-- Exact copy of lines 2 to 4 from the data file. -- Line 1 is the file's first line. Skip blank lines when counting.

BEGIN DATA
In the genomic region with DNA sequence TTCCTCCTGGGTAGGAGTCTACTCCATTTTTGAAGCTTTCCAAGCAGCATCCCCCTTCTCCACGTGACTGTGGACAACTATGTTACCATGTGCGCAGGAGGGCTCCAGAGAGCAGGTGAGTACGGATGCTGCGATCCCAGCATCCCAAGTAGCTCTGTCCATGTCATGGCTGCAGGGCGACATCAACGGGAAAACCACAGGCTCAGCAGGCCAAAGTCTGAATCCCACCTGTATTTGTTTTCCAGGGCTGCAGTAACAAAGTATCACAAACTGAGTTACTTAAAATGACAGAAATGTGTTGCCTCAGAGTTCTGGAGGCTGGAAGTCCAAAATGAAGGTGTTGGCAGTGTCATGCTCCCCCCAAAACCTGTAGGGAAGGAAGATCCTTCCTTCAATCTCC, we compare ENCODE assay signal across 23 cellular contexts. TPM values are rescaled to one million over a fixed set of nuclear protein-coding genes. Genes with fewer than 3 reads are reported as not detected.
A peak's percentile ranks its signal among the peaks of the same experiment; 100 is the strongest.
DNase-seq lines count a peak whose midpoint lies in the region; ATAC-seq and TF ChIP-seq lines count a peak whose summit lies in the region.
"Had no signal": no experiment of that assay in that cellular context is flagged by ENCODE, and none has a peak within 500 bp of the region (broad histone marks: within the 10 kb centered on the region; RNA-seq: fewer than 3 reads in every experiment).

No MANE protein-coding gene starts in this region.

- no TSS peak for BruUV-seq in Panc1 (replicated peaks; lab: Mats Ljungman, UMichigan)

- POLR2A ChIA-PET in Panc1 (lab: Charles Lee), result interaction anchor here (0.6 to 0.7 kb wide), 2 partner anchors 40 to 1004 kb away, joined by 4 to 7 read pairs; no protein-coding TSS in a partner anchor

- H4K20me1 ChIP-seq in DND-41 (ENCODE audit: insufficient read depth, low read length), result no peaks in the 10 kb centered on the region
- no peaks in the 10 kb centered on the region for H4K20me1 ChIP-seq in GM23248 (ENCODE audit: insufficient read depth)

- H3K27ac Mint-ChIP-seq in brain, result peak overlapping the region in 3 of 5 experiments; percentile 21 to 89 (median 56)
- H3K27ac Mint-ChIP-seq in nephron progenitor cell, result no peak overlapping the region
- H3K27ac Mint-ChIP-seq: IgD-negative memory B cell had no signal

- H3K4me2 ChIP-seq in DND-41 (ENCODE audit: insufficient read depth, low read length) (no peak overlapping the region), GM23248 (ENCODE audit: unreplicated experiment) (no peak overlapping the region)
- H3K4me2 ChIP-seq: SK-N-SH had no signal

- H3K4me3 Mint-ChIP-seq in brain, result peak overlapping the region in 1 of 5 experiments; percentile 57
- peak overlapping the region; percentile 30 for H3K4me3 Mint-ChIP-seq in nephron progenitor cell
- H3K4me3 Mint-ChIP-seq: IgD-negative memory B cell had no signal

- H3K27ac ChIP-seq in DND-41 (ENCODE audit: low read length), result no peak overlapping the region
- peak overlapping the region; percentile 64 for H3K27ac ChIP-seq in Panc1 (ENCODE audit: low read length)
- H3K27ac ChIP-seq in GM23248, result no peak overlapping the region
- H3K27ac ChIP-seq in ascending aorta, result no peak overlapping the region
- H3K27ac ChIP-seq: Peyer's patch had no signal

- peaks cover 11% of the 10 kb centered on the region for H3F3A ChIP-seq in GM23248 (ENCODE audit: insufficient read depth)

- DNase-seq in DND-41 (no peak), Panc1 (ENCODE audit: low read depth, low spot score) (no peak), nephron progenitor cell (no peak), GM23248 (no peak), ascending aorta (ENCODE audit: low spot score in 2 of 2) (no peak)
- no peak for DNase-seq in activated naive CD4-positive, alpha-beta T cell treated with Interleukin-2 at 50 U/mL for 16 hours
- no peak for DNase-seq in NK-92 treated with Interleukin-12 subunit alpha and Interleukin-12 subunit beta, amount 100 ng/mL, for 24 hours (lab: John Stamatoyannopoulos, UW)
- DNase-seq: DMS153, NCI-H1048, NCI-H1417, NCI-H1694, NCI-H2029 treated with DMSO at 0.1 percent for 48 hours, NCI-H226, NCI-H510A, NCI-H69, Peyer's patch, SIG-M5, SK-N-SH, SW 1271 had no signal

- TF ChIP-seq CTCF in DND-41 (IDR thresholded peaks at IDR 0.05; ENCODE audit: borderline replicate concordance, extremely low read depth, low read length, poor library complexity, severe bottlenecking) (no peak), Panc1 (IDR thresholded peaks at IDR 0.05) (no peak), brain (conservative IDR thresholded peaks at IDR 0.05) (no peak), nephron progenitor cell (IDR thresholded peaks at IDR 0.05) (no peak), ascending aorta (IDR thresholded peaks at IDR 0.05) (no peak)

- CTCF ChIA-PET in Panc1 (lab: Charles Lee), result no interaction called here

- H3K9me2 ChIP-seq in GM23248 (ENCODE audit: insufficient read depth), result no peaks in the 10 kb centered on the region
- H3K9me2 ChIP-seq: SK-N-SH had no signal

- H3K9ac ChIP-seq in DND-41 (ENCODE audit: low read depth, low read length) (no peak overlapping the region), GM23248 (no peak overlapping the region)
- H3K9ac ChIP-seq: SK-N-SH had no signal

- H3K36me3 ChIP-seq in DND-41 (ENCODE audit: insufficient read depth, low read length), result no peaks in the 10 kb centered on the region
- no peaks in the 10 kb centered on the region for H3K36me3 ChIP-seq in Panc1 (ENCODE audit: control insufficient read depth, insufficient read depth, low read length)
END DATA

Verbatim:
A peak's percentile ranks its signal among the peaks of the same experiment; 100 is the strongest.
DNase-seq lines count a peak whose midpoint lies in the region; ATAC-seq and TF ChIP-seq lines count a peak whose summit lies in the region.
"Had no signal": no experiment of that assay in that cellular context is flagged by ENCODE, and none has a peak within 500 bp of the region (broad histone marks: within the 10 kb centered on the region; RNA-seq: fewer than 3 reads in every experiment).